Just a few days after the 13th anniversary of the massacre in Srebrenica, in which over 7,000 people, most of them Muslim civilians, were killed, Radovan Karadzic, former president of Republika Srpska, is arrested. Many bloggers from the Serbian blogosphere were surprised by the news. Below are the first reactions from some of them.
Every year, bloggers and journalists remind their readers of the tragic events that took place in Bratunac in 1992 and in Srebrenica in 1995. The truth is painful, but nobody should be silent about war crimes. Here is a roundup of several opinions and experiences related to the massacres in eastern Bosnia and Herzegovina during the 90's.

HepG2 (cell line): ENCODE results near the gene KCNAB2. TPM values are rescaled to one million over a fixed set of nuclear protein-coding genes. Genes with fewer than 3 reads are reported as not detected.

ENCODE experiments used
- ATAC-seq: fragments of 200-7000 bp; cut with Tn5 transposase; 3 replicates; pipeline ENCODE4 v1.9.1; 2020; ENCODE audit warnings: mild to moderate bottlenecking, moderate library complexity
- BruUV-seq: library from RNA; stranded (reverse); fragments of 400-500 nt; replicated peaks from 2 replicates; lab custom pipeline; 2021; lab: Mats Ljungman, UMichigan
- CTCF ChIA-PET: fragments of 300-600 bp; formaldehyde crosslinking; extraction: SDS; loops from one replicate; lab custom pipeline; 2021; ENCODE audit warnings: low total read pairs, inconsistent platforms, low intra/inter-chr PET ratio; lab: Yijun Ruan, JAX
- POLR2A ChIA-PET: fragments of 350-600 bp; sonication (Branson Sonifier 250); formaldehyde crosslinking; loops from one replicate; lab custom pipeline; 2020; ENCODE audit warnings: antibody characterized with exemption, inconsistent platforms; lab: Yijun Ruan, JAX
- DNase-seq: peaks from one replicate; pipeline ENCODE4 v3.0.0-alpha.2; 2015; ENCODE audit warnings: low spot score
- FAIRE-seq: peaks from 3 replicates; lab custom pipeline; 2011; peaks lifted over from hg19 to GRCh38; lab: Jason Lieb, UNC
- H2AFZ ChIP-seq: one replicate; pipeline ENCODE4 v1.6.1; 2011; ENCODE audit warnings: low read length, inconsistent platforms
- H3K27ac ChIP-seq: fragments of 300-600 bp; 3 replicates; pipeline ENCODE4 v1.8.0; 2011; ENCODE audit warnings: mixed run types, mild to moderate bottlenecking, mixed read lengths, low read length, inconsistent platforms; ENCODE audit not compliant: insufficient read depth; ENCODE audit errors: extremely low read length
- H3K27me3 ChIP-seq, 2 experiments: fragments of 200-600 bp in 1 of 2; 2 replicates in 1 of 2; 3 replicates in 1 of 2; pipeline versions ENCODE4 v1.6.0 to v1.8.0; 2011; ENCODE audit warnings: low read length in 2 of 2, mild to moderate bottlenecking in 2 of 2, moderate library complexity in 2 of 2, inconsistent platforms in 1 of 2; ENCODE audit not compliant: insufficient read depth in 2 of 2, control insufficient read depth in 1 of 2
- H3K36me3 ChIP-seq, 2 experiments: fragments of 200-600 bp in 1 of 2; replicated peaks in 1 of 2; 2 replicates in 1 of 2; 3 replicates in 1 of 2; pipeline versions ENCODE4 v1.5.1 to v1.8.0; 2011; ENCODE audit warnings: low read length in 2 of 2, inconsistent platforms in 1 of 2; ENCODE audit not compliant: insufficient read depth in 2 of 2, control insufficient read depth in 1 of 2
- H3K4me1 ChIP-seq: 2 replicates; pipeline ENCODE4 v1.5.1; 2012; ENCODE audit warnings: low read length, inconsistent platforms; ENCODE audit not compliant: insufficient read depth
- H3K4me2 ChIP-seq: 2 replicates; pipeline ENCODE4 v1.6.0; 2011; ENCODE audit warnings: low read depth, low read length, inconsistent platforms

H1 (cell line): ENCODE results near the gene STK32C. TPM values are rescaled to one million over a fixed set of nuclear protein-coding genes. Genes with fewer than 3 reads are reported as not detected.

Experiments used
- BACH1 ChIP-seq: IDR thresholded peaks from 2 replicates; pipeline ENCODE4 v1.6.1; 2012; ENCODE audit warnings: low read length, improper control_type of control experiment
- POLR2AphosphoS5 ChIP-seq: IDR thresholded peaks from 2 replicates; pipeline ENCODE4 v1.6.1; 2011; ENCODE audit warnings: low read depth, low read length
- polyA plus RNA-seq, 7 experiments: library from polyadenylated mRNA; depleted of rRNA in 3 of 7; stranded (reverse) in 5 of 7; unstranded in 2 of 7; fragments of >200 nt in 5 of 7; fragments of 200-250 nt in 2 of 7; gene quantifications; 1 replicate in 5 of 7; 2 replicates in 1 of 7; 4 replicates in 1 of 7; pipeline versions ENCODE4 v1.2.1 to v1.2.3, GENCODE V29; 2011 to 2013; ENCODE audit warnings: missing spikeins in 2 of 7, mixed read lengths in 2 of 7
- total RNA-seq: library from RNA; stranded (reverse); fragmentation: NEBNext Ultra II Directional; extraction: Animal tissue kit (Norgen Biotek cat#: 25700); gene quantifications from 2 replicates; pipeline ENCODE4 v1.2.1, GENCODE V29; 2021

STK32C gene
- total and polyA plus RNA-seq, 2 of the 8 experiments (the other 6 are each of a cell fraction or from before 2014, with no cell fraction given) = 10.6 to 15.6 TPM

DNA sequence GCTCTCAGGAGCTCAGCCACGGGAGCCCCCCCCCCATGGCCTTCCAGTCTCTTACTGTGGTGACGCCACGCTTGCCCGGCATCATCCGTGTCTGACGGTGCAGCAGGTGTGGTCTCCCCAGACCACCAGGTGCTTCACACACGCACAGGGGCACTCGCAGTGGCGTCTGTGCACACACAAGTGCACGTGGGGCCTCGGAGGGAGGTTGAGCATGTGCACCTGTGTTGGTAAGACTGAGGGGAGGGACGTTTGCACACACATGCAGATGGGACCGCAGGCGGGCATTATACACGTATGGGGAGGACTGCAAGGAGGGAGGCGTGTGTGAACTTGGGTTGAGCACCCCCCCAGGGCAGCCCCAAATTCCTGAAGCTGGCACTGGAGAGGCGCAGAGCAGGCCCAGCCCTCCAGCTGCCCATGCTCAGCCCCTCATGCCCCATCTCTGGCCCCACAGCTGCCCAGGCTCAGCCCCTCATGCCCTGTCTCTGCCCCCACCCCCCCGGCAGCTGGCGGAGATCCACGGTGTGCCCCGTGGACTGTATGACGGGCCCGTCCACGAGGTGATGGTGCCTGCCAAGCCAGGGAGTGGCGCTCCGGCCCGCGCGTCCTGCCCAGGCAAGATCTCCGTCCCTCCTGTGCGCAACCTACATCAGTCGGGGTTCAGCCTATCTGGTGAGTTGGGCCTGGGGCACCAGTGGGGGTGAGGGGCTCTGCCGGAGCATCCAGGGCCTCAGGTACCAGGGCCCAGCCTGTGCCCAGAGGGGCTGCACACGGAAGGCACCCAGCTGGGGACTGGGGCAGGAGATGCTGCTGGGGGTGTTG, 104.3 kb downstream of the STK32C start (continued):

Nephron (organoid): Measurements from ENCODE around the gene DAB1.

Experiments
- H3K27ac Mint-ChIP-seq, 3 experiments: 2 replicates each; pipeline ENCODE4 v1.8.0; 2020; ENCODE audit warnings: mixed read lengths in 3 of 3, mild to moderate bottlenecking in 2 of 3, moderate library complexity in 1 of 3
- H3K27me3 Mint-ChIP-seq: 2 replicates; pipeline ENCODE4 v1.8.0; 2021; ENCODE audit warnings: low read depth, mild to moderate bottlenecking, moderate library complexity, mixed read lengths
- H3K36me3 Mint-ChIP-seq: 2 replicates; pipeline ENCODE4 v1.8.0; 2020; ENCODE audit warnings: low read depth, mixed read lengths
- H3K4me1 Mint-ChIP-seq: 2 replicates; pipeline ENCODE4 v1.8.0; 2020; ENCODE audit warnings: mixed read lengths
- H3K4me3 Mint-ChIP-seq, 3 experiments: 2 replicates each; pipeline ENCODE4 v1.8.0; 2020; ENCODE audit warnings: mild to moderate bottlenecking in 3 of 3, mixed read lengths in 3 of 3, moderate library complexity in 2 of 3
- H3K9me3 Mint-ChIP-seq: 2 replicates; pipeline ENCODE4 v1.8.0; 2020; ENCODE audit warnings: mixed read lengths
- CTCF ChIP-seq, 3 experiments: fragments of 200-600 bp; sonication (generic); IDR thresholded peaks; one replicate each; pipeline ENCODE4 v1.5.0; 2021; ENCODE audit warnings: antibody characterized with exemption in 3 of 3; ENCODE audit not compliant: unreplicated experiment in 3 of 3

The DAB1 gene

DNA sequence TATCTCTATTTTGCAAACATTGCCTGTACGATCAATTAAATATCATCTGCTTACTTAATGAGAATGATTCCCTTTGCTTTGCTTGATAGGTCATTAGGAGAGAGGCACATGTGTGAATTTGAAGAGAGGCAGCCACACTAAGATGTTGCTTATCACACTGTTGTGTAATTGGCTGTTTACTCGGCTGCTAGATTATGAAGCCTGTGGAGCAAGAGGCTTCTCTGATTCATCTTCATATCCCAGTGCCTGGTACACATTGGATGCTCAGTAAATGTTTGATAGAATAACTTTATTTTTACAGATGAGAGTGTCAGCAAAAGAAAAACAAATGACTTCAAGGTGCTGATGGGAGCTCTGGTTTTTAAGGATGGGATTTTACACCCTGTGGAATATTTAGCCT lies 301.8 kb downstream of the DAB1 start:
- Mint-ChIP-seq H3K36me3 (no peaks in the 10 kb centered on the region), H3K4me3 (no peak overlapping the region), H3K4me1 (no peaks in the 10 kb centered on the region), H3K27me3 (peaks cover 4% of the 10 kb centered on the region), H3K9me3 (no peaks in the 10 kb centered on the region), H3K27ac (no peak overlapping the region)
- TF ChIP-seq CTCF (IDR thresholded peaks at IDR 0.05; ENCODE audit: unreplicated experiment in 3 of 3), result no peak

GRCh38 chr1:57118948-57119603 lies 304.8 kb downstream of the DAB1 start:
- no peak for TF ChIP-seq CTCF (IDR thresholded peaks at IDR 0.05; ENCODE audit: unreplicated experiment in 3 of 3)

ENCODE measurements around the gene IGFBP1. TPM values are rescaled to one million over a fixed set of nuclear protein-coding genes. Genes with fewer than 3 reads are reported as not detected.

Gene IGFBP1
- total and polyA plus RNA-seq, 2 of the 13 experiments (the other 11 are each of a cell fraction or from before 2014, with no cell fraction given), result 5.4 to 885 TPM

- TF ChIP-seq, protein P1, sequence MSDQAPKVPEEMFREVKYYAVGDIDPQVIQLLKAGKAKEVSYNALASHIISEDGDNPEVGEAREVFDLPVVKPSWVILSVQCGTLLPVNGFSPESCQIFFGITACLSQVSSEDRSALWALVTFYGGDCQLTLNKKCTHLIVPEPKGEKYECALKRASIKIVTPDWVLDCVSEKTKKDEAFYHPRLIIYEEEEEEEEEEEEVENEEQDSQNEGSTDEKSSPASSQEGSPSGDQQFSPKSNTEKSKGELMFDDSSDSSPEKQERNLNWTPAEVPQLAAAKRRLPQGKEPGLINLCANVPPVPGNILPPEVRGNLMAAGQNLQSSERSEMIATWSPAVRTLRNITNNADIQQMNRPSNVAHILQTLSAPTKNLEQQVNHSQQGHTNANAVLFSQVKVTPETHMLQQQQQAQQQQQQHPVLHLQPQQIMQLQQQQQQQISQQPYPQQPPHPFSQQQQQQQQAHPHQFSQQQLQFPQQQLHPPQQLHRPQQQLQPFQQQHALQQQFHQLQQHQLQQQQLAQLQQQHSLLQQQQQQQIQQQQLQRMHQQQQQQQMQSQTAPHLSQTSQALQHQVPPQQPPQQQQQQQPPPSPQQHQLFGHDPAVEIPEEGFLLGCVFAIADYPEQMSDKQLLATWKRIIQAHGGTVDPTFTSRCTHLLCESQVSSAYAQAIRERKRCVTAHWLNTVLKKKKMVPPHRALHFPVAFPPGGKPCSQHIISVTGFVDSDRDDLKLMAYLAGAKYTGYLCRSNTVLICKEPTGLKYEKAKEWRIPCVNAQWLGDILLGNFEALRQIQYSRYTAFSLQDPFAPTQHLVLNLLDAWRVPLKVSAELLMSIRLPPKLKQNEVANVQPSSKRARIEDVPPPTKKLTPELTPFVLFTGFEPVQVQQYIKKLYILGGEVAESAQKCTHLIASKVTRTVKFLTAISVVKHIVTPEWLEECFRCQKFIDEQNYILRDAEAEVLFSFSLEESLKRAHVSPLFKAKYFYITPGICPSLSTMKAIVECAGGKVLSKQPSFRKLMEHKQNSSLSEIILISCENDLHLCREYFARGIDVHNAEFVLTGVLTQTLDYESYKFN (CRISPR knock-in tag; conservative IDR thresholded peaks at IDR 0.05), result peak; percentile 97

The Parliament of the Republic of Serbia elected a new government a few days ago. The basic goals now are for the new Prime Minister Mirko Cvetkovic to strive for European integration, defend Kosovo, strengthen the economy and social responsibility, step up the struggle against corruption and crime, and fulfill Serbia’s international commitments. Bloggers have paid attention to this event. However, one of them was also thinking about a very important issue for the government, something the new Prime Minister has so far failed to address: the digitalization of Serbia.
On the International Day Against Homophobia, Serbian political activist and writer Jasmina Tesanovic re-posted a statement from Labris, a Serbian lesbian human rights organization, on her blog. Sinisa Boljanovic has translated the statement.
While some of the foreign embassies were being set on fire in Belgrade in protest to the unilateral proclamation of independence of Kosovo, Serbian embassies in Belgium and Russia were having diplomatic activities of a different kind - and Serbian bloggers took interest in them. Sinisa Boljanovic translates.